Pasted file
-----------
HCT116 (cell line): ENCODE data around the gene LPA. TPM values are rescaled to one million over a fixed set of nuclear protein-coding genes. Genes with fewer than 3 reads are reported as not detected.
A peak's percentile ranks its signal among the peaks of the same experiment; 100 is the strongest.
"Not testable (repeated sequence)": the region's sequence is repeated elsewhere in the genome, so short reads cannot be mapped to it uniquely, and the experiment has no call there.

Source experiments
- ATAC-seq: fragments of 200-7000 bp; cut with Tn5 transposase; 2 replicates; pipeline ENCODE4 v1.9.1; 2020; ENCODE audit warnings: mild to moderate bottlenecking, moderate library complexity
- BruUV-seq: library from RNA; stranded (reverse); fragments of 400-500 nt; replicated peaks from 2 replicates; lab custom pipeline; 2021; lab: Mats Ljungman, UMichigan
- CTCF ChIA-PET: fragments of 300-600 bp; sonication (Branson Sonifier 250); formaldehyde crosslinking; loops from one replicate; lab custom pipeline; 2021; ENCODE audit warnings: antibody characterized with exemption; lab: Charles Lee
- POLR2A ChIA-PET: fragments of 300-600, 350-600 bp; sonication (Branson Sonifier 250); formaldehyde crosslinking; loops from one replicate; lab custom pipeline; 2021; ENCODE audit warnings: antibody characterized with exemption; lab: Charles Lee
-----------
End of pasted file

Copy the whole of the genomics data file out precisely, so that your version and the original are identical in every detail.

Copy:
HCT116 (cell line): ENCODE data around the gene LPA. TPM values are rescaled to one million over a fixed set of nuclear protein-coding genes. Genes with fewer than 3 reads are reported as not detected.
A peak's percentile ranks its signal among the peaks of the same experiment; 100 is the strongest.
"Not testable (repeated sequence)": the region's sequence is repeated elsewhere in the genome, so short reads cannot be mapped to it uniquely, and the experiment has no call there.

Source experiments
- ATAC-seq: fragments of 200-7000 bp; cut with Tn5 transposase; 2 replicates; pipeline ENCODE4 v1.9.1; 2020; ENCODE audit warnings: mild to moderate bottlenecking, moderate library complexity
- BruUV-seq: library from RNA; stranded (reverse); fragments of 400-500 nt; replicated peaks from 2 replicates; lab custom pipeline; 2021; lab: Mats Ljungman, UMichigan
- CTCF ChIA-PET: fragments of 300-600 bp; sonication (Branson Sonifier 250); formaldehyde crosslinking; loops from one replicate; lab custom pipeline; 2021; ENCODE audit warnings: antibody characterized with exemption; lab: Charles Lee
- POLR2A ChIA-PET: fragments of 300-600, 350-600 bp; sonication (Branson Sonifier 250); formaldehyde crosslinking; loops from one replicate; lab custom pipeline; 2021; ENCODE audit warnings: antibody characterized with exemption; lab: Charles Lee